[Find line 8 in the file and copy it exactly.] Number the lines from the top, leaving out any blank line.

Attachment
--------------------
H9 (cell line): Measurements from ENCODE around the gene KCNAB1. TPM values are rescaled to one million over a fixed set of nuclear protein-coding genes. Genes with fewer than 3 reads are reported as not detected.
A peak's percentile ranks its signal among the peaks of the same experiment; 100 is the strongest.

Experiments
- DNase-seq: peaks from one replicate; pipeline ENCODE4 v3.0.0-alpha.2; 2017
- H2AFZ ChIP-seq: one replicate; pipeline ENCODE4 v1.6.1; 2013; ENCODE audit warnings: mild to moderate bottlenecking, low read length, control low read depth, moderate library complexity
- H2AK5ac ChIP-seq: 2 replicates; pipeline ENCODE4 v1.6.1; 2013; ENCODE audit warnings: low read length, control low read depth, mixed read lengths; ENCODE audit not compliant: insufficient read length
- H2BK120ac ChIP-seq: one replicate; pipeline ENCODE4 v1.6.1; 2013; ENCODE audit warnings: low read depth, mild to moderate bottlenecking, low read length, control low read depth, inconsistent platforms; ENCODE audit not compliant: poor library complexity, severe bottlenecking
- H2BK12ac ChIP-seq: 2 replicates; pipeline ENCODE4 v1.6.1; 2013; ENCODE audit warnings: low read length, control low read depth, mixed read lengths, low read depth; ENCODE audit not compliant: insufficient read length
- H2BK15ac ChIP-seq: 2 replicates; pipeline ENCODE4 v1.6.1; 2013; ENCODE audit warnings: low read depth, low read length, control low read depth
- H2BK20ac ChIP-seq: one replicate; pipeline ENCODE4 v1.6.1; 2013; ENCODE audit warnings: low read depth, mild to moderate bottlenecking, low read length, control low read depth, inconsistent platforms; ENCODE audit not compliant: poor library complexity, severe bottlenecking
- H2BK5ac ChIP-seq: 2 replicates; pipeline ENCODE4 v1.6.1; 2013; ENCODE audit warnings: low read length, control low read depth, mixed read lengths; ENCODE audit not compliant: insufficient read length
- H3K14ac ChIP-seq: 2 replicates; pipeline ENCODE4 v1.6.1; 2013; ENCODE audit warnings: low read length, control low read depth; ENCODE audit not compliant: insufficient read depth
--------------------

- H2BK12ac ChIP-seq: 2 replicates; pipeline ENCODE4 v1.6.1; 2013; ENCODE audit warnings: low read length, control low read depth, mixed read lengths, low read depth; ENCODE audit not compliant: insufficient read length